North Whidbey robbery case fades to trespass
By JESSIE STENSLAND
Whidbey News Times Assistant editor
October 30, 2011 · Updated 6:10 AM
The case against an Oak Harbor man accused of committing a home-invasion robbery on North Whidbey last April fell apart, according to the Island County Prosecutor’s Office.
The suspect, 48-year-old Richard Weatherford, has consistently maintained that deputies nabbed the wrong guy. Senior Deputy Prosecutor Eric Ohme said he didn’t have the evidence to prove the charges beyond a reasonable doubt.
As a result, the two sides came to a plea agreement. Weatherford pleaded guilty by way of an Alford’s plea to criminal trespass in the first degree and assault in the fourth degree. An Alford’s plea means that Weatherford doesn’t admit his guilt, but acknowledges that the prosecution has enough evidence to persuade a jury to convict him.
The judge agreed with the joint sentence recommendation and sentenced him to 364 days, with 273 suspended, for a total of 91 days in jail.
Weatherford was identified by a victim of the April 11 robbery. North Whidbey resident Jacob Woessner was lying in bed with a woman when two suspects broke the door down and came into the bedroom.
Both suspects were wearing red bandanas over their faces and one wore sunglasses; one man was armed with a hammer and the other had a screwdriver.
The two robbers demanded that the couple give them everything, but instead Woessner jumped up and punched one of the robbers in the face. He claimed he pulled off the robber’s bandana during a tussle and recognized him as Weatherford.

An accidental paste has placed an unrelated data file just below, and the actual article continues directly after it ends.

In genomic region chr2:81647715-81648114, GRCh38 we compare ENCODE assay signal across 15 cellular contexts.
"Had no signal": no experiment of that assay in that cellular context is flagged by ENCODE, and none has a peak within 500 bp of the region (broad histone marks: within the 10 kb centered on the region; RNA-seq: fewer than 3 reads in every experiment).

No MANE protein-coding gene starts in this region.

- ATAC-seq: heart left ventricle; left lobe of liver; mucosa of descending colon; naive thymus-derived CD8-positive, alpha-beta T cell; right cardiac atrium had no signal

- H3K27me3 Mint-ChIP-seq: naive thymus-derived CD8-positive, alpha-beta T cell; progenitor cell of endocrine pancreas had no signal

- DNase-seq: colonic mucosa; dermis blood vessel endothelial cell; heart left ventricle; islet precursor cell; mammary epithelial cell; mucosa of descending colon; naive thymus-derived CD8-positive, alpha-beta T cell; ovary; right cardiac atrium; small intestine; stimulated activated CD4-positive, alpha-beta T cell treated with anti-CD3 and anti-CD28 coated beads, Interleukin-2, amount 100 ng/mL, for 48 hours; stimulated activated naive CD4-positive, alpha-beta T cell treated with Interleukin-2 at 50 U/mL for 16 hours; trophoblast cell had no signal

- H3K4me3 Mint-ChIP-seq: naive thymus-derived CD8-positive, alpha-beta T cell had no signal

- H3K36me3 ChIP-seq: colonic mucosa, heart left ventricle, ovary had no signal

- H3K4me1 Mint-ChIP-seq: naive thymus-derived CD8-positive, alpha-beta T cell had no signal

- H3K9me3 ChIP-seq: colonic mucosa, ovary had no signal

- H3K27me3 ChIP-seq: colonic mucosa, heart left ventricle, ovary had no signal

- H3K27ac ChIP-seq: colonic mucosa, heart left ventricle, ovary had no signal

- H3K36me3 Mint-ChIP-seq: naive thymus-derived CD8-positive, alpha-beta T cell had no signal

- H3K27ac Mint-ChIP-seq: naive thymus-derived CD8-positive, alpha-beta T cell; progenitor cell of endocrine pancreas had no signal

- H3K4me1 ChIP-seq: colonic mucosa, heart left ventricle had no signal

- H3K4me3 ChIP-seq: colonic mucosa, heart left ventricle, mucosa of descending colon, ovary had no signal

The two robbers eventually fled the residence in a Jeep Cherokee, dragging Woessner as he tried to pull one of the robbers from the passenger seat.
Ohme admitted there were a lot of problems with the case. The female victim has made herself unavailable. The second robber was never identified.
Also, Woessner didn’t call the police for an hour or two after the robbery, making it difficult for investigators to pin down the time the crime occurred.
Weatherford has two alibi witness who claimed he was watching TV and drinking coffee at the time of the robbery.
Woessner was cooperative, Ohme said, but he had previously been convicted of misdemeanor theft, which could be used to impeach him at trial.
Ohme said investigators couldn’t figure out any motive for the robbery. He said Woessner didn’t have anything to steal.
Also, Woessner busted his hand punching the robber in the face, but Weatherford didn’t appear to have injuries.
Ohme said he had pinned his hopes on DNA tests on a pair of sunglasses Weatherford allegedly left at the scene. But the results came back inconclusive.
“Based on all the problems,” Ohme said, “I didn’t think I could prove robbery beyond a reasonable doubt.”
Contact Whidbey News Times Assistant editor Jessie Stensland at firstname.lastname@example.org or 360.675.6611 ext. 5056.